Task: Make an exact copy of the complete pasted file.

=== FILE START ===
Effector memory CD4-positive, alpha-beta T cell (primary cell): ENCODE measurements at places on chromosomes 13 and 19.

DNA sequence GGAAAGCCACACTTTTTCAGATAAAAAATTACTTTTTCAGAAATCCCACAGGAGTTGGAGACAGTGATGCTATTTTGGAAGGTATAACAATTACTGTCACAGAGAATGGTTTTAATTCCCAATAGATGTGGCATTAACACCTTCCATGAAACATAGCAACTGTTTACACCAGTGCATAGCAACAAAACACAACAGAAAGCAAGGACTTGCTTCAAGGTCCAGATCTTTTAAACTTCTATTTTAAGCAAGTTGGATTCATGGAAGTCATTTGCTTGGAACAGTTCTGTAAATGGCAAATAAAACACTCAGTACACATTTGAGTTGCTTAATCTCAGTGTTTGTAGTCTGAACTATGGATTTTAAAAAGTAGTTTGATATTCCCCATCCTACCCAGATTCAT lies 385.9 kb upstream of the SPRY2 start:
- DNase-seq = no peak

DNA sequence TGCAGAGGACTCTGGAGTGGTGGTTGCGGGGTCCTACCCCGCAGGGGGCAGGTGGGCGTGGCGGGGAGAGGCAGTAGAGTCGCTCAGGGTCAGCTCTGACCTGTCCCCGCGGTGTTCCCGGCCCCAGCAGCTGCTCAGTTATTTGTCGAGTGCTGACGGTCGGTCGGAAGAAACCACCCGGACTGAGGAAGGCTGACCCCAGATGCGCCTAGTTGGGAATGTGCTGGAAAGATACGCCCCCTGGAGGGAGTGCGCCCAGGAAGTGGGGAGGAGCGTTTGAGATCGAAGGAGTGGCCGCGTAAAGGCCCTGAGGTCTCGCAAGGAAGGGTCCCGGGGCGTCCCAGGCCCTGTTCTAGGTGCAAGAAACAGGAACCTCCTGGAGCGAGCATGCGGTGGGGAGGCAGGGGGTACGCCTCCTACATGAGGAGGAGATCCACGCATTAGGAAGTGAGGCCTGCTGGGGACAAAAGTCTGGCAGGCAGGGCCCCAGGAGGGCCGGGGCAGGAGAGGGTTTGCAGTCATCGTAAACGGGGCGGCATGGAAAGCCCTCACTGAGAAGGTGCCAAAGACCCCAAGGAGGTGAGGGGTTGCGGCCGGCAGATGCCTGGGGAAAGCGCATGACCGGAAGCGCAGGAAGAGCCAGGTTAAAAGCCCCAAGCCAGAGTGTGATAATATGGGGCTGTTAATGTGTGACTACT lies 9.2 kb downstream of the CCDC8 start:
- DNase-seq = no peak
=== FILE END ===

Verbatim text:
Effector memory CD4-positive, alpha-beta T cell (primary cell): ENCODE measurements at places on chromosomes 13 and 19.

DNA sequence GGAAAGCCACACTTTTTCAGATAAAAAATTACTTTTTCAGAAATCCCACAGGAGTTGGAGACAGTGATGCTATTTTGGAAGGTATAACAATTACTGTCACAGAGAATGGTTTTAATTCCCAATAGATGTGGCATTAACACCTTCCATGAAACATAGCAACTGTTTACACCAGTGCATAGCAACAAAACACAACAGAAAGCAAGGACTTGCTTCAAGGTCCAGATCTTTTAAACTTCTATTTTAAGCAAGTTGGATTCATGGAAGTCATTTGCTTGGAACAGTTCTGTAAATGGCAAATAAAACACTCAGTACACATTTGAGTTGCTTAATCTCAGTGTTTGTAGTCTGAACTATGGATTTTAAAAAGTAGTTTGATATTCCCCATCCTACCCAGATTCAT lies 385.9 kb upstream of the SPRY2 start:
- DNase-seq = no peak

DNA sequence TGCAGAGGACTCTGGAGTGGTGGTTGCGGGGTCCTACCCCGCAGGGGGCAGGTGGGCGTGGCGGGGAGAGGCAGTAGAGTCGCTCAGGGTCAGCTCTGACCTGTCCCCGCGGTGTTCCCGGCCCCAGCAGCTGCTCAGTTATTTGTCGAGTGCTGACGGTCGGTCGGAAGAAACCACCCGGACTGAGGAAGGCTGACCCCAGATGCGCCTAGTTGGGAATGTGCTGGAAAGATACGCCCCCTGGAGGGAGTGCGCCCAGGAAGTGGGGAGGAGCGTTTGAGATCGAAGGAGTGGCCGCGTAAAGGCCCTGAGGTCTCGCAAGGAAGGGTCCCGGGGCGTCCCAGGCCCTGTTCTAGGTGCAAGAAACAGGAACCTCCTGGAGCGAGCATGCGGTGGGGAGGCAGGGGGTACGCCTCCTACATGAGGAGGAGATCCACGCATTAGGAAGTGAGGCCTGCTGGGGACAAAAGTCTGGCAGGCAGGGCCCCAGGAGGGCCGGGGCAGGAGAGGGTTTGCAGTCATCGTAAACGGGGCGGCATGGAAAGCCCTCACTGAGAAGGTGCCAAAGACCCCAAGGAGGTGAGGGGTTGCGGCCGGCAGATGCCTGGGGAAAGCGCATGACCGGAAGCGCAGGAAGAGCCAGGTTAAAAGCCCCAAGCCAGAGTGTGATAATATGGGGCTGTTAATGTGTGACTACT lies 9.2 kb downstream of the CCDC8 start:
- DNase-seq = no peak